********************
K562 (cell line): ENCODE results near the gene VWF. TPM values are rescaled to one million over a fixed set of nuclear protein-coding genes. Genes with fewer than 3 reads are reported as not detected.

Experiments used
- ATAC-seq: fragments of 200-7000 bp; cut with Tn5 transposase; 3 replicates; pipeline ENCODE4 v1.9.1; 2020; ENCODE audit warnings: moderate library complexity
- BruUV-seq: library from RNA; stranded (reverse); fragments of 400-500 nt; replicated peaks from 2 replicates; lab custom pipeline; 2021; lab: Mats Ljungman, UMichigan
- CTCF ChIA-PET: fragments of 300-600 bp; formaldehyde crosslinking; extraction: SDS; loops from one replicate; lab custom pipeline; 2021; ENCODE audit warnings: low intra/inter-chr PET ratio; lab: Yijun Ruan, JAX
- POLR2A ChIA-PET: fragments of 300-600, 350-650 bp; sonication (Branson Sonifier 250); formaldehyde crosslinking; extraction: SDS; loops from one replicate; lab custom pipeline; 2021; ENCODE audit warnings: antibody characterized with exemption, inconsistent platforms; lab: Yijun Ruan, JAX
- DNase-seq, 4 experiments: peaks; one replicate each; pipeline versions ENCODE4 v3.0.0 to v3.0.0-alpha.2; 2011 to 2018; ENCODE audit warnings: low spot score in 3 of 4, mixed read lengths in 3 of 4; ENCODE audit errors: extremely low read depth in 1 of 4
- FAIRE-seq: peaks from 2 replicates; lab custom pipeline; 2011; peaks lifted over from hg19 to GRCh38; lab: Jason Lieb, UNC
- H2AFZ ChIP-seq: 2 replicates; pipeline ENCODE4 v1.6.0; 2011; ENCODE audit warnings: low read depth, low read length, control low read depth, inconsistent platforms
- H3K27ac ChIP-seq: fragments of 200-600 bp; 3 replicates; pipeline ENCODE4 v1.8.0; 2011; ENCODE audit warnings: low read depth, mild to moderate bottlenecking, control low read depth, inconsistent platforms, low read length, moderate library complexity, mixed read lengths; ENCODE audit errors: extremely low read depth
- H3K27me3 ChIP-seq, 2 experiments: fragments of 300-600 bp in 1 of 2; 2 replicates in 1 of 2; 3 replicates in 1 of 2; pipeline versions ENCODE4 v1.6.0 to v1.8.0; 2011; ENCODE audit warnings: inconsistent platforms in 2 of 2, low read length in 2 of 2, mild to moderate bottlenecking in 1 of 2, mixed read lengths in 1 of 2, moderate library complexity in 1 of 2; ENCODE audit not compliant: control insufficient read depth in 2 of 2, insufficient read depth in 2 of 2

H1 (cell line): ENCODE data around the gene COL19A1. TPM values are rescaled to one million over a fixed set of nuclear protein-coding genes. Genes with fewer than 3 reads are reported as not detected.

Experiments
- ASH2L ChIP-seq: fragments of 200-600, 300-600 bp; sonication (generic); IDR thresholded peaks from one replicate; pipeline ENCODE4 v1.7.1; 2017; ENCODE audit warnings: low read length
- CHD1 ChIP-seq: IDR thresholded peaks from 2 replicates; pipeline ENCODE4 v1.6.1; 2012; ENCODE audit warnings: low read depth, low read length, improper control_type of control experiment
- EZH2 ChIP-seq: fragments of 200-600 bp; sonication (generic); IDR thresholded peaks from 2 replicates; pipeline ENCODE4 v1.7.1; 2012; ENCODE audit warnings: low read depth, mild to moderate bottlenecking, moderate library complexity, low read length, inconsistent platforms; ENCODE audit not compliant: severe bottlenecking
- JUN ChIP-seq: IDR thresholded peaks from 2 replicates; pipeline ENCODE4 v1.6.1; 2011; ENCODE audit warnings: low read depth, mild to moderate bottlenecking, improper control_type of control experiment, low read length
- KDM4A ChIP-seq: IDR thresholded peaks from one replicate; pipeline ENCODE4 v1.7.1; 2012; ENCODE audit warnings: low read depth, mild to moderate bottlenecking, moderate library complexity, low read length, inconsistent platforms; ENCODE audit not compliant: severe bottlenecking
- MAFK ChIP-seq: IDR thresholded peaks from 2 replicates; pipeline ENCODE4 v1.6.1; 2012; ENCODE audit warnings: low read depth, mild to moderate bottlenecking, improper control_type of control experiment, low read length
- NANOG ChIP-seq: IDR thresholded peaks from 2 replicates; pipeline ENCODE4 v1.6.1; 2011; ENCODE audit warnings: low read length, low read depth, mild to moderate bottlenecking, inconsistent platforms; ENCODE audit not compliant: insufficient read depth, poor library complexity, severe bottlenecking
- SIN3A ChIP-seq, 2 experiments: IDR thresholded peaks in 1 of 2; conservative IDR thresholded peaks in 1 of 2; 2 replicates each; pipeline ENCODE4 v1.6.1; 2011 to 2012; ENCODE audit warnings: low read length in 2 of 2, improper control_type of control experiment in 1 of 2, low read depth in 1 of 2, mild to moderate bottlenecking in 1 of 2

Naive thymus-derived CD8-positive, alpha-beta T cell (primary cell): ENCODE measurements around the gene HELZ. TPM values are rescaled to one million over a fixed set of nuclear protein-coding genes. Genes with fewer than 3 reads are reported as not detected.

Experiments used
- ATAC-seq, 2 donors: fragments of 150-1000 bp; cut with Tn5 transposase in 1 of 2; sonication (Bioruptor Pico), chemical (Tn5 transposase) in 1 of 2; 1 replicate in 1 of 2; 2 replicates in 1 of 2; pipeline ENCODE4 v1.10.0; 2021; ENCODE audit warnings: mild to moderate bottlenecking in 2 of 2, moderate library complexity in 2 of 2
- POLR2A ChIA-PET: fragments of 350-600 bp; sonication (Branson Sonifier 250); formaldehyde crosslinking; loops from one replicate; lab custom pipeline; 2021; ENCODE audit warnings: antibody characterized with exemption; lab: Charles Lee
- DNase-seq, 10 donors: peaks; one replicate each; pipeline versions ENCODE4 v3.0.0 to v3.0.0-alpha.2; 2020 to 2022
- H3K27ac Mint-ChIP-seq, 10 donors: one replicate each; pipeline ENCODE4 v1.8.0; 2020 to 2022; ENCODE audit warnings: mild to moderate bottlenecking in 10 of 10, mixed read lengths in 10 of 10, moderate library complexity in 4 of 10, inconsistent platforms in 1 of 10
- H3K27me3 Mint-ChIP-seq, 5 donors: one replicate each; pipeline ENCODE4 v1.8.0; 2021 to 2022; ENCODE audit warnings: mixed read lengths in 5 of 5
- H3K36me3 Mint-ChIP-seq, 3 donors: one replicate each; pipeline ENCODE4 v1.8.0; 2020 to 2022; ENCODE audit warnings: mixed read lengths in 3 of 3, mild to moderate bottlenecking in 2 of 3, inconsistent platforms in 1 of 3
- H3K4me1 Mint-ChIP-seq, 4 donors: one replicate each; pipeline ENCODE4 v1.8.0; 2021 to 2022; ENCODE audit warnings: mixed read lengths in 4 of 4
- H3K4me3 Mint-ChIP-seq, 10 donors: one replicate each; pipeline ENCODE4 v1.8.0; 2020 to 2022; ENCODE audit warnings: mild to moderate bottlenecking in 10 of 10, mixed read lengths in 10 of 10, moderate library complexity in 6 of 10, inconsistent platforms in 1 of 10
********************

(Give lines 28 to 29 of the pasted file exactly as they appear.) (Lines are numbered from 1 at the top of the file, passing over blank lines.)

- H3K27me3 Mint-ChIP-seq, 5 donors: one replicate each; pipeline ENCODE4 v1.8.0; 2021 to 2022; ENCODE audit warnings: mixed read lengths in 5 of 5
- H3K36me3 Mint-ChIP-seq, 3 donors: one replicate each; pipeline ENCODE4 v1.8.0; 2020 to 2022; ENCODE audit warnings: mixed read lengths in 3 of 3, mild to moderate bottlenecking in 2 of 3, inconsistent platforms in 1 of 3